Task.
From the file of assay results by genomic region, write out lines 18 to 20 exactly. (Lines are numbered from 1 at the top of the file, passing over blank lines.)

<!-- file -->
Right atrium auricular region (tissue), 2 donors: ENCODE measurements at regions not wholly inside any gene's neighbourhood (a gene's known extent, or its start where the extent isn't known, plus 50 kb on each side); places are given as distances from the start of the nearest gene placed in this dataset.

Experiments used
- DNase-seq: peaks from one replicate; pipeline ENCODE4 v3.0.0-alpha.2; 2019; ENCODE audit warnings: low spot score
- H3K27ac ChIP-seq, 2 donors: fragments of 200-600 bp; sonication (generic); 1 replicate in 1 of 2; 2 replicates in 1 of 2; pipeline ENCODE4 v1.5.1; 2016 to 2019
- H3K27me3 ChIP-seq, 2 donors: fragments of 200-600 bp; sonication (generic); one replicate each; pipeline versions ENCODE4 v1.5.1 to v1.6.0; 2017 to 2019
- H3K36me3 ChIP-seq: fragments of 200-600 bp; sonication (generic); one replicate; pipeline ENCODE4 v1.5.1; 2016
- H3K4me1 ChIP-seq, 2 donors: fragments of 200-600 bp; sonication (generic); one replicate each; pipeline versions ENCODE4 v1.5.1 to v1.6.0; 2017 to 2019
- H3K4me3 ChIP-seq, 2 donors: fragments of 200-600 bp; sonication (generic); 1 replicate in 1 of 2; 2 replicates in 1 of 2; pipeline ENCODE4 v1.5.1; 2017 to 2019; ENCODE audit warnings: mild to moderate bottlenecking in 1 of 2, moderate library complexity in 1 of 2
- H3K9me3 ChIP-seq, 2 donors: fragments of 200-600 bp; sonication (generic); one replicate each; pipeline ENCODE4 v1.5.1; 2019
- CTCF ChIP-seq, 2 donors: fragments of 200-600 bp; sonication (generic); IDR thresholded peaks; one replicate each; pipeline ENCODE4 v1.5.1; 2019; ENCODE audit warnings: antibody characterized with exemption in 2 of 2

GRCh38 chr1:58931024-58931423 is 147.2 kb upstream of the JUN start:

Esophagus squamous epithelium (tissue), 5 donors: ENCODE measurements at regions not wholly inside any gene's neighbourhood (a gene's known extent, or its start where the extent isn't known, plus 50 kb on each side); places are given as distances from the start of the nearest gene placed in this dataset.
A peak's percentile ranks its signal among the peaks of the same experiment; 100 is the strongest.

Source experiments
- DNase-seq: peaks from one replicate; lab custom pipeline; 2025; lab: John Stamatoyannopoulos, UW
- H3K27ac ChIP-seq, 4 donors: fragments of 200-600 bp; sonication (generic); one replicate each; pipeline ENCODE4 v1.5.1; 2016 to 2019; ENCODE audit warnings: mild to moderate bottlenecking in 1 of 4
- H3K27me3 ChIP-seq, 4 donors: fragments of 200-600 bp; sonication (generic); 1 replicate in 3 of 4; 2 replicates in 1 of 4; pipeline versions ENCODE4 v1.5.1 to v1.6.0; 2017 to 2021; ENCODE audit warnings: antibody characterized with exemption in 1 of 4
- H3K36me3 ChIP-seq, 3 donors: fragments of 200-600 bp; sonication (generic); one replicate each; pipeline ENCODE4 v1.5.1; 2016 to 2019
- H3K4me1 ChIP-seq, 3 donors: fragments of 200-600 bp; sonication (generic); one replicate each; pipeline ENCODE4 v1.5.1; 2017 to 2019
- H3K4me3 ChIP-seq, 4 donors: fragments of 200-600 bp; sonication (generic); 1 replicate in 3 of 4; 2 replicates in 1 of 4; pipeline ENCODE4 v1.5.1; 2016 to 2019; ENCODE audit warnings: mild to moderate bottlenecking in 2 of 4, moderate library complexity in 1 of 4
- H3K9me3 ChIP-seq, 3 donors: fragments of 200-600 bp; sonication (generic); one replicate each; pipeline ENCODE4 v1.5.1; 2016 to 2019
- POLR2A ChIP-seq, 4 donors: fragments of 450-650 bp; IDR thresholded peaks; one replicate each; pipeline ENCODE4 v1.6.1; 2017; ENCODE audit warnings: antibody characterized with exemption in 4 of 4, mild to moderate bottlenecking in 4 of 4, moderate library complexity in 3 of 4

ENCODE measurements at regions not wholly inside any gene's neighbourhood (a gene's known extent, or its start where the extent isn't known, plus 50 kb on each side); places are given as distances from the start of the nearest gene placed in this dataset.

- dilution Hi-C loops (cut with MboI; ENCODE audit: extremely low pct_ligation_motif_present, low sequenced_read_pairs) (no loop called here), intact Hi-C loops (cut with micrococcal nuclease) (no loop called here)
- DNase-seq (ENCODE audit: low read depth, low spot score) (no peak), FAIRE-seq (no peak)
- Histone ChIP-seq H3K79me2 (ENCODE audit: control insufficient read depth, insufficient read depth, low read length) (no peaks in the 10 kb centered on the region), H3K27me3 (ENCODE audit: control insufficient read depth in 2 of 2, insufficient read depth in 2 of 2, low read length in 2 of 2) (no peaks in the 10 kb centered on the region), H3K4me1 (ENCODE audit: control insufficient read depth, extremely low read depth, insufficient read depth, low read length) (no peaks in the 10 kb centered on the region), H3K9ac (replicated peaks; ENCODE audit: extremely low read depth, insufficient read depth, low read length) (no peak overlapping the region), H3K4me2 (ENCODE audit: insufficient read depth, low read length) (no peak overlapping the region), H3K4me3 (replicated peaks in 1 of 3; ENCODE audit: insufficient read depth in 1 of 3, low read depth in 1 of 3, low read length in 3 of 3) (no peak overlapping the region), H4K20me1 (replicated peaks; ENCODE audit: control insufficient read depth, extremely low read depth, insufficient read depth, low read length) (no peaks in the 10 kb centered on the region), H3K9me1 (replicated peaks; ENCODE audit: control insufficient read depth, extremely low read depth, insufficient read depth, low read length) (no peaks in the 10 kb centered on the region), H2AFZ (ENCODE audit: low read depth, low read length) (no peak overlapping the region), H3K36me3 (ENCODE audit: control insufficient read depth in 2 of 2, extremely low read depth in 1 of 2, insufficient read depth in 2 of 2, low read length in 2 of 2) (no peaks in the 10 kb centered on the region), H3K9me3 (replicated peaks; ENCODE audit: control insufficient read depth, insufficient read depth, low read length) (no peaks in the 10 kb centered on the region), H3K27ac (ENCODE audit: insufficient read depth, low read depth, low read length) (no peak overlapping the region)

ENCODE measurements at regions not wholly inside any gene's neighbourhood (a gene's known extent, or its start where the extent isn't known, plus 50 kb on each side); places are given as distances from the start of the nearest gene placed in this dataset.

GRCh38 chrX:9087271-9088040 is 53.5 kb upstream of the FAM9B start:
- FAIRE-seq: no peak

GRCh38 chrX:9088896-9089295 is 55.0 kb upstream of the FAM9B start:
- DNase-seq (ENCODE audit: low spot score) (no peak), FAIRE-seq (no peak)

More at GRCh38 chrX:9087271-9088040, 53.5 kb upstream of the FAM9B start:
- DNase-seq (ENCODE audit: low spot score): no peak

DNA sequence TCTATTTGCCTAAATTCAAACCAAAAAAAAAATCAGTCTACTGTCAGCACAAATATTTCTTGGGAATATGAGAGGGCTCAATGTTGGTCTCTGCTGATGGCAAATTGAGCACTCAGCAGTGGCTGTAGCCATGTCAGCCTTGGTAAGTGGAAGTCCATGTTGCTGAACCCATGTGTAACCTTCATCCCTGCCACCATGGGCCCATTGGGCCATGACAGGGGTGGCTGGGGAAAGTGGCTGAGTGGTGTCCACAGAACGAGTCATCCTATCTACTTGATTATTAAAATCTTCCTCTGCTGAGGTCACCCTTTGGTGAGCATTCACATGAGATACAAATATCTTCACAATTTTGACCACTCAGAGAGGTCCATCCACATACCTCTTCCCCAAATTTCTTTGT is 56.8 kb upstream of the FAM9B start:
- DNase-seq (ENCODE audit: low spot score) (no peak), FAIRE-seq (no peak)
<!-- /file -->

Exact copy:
- H3K36me3 ChIP-seq, 3 donors: fragments of 200-600 bp; sonication (generic); one replicate each; pipeline ENCODE4 v1.5.1; 2016 to 2019
- H3K4me1 ChIP-seq, 3 donors: fragments of 200-600 bp; sonication (generic); one replicate each; pipeline ENCODE4 v1.5.1; 2017 to 2019
- H3K4me3 ChIP-seq, 4 donors: fragments of 200-600 bp; sonication (generic); 1 replicate in 3 of 4; 2 replicates in 1 of 4; pipeline ENCODE4 v1.5.1; 2016 to 2019; ENCODE audit warnings: mild to moderate bottlenecking in 2 of 4, moderate library complexity in 1 of 4